Non-invasive brain stimulation may have beneficial effects on fine motor movement in stroke patients and healthy participants, shows new study. The study findings were based on an analysis of previously published studies. The findings are published in the European Journal of Neurology.
is common and accompanied by complex disabilities--such as lower and upper limb disability, speech impairment, and chronic post-stroke pain.
The meta-analysis examined the effects of two common non-invasive brain stimulation technologies--transcranial direct current stimulation (tDCS) and transcranial magnetic stimulation (TMS)--on hand and finger movement, like picking up objects, writing, or similarly precise tasks that are often affected after a stroke.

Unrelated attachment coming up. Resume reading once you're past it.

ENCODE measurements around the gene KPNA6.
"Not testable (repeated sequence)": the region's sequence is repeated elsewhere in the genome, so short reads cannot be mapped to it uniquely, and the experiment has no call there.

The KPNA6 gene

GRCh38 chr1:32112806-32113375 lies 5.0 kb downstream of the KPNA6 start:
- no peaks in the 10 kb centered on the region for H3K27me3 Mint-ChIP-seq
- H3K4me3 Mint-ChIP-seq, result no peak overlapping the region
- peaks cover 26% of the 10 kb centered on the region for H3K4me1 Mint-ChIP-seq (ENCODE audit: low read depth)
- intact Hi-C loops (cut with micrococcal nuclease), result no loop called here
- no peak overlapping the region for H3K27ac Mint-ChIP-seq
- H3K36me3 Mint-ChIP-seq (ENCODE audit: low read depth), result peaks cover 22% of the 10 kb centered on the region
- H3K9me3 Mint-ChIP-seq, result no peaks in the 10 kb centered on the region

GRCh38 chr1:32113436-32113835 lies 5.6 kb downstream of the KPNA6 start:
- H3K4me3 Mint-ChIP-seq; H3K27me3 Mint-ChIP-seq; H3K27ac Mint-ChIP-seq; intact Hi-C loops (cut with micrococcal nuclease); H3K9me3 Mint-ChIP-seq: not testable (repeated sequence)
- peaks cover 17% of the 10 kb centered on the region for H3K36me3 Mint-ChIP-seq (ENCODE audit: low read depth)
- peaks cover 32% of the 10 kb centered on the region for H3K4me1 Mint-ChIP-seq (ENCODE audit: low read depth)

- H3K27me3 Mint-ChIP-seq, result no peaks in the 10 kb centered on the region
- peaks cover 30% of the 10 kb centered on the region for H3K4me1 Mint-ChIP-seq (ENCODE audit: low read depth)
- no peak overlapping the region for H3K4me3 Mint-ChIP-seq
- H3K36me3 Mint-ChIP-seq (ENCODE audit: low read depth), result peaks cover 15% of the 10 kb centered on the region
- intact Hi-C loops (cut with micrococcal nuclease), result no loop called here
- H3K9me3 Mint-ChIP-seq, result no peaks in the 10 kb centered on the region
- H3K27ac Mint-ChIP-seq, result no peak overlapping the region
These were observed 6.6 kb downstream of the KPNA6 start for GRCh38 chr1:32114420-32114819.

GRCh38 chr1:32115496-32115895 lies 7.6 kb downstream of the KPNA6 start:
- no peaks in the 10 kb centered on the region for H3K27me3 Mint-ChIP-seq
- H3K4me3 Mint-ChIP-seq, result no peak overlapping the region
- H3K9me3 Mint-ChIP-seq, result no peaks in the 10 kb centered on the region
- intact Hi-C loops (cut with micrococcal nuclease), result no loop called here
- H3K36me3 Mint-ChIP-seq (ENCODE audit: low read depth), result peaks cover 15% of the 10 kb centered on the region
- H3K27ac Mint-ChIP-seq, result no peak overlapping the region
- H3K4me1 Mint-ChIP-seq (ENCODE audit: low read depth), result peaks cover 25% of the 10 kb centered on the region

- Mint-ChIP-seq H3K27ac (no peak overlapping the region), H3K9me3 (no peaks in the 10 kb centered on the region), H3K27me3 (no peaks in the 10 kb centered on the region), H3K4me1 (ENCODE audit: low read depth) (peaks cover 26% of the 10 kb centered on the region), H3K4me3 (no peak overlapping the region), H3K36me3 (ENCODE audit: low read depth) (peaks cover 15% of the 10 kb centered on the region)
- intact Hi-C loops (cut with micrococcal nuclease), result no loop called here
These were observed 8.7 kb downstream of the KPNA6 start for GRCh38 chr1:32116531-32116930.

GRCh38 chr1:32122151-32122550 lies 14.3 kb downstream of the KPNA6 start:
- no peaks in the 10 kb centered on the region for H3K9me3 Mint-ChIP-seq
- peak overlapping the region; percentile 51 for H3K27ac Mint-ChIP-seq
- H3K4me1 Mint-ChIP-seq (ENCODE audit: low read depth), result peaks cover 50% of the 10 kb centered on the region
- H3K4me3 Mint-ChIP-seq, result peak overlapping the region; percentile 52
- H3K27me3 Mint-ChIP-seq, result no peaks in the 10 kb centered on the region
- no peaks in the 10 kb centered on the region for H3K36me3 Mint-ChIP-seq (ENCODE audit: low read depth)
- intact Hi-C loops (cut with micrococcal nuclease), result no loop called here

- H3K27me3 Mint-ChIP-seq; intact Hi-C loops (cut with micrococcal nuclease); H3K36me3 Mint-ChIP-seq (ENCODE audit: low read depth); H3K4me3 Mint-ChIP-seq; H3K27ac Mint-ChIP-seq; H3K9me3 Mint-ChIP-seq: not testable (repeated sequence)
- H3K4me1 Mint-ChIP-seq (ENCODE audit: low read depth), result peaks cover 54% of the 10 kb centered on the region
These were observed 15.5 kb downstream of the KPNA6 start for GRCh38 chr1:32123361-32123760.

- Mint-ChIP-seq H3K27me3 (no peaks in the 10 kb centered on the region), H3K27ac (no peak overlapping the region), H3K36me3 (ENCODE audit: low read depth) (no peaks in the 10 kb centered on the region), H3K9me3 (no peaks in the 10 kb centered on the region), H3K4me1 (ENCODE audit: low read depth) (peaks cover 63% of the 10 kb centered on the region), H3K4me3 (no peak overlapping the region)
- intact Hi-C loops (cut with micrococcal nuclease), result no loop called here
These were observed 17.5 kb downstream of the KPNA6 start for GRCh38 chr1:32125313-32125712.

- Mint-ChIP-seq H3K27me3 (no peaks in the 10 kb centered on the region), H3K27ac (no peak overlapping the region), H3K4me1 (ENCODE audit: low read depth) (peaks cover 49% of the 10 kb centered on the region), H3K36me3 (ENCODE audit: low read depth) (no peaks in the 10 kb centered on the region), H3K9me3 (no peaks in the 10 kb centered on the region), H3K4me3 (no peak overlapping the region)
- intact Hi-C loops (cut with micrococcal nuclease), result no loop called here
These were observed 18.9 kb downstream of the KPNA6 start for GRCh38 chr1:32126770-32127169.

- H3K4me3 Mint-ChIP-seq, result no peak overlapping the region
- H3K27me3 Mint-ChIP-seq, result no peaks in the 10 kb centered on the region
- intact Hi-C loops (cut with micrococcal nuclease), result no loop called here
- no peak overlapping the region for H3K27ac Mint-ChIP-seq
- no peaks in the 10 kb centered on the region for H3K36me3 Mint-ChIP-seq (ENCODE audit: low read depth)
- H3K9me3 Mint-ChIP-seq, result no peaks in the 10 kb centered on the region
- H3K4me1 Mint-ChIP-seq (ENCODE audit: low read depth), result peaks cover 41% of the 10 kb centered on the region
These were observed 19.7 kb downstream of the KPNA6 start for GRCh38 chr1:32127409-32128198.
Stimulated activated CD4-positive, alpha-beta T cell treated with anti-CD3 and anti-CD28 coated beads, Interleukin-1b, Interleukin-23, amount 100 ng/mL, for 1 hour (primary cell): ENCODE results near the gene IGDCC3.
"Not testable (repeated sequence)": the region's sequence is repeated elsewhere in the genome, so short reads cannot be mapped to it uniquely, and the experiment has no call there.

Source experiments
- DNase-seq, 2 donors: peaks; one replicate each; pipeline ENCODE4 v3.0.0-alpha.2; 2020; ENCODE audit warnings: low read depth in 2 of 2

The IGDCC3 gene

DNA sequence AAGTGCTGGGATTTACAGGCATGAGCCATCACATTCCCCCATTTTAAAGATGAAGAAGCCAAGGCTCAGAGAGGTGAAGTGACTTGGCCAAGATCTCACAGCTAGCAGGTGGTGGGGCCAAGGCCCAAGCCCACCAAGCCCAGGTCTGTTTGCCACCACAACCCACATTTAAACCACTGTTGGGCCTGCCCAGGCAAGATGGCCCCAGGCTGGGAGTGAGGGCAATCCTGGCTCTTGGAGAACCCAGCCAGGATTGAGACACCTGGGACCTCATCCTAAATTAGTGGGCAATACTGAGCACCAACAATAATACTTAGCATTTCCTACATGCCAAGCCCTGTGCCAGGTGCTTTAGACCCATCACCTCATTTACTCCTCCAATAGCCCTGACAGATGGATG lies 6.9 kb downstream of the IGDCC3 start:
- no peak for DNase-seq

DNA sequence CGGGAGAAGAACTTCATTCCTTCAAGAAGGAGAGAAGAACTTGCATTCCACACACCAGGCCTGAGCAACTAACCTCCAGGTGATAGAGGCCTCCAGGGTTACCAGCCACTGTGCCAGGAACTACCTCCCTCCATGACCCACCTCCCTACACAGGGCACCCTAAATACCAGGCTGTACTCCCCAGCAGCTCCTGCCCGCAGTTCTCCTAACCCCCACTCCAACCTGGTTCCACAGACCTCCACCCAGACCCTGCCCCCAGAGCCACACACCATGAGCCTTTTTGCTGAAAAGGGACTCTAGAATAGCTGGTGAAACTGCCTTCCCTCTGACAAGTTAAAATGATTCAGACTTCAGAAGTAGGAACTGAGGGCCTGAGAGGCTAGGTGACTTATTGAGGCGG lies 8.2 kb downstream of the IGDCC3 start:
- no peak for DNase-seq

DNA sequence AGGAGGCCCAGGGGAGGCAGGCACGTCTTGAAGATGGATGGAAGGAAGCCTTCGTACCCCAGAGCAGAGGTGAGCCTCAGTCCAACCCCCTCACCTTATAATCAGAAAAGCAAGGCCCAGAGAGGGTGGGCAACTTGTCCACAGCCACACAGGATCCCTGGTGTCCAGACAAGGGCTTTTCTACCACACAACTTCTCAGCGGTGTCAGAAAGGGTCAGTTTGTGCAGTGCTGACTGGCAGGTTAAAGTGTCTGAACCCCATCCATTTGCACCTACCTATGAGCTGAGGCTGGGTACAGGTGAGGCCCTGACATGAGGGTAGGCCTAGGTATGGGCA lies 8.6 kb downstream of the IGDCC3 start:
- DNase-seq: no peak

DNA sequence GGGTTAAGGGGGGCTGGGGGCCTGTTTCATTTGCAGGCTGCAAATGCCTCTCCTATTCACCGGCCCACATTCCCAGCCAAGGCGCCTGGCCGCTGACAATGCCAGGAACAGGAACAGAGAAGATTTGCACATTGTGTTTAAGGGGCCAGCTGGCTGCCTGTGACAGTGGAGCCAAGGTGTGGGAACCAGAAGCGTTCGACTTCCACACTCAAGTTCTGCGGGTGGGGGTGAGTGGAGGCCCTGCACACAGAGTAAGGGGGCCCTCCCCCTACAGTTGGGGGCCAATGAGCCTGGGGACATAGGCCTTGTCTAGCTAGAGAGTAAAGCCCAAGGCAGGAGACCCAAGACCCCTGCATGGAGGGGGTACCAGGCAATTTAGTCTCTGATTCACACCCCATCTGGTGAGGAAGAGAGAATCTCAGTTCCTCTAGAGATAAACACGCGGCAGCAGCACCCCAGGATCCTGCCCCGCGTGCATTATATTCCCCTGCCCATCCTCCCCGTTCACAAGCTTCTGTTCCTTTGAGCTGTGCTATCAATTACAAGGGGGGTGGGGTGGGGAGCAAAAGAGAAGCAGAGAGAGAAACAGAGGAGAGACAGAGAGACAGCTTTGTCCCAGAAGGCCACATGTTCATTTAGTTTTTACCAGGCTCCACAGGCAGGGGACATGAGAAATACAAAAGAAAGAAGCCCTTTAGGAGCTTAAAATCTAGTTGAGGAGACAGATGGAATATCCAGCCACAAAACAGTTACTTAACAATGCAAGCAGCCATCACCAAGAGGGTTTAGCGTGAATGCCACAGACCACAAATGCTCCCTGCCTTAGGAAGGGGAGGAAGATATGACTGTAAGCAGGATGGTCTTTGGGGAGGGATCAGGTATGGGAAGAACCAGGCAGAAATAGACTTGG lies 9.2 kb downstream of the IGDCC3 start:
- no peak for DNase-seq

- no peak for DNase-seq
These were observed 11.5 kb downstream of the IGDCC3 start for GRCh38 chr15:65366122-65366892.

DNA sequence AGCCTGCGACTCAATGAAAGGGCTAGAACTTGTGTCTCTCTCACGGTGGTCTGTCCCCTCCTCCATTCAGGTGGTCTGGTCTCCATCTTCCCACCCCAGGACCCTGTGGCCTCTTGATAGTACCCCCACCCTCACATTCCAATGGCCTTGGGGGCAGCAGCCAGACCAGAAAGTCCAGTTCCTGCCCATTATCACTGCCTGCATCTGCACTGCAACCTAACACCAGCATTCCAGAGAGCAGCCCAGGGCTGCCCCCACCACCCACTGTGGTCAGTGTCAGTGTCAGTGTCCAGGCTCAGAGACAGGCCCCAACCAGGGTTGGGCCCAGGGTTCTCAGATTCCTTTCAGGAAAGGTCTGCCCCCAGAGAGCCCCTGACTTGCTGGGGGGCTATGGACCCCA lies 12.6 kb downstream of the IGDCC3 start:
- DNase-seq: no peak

The investigators observed statistically significant gains in fine motor movement in stroke patients following tDCS and TMS; however, time since onset of stroke event, the severity of impairment, combination of non-invasive brain stimulation with other interventions, and risk of bias were all relevant factors. Fine motor improvement in healthy participants' non-dominant hand (a surrogate to an impaired hand) was also observed.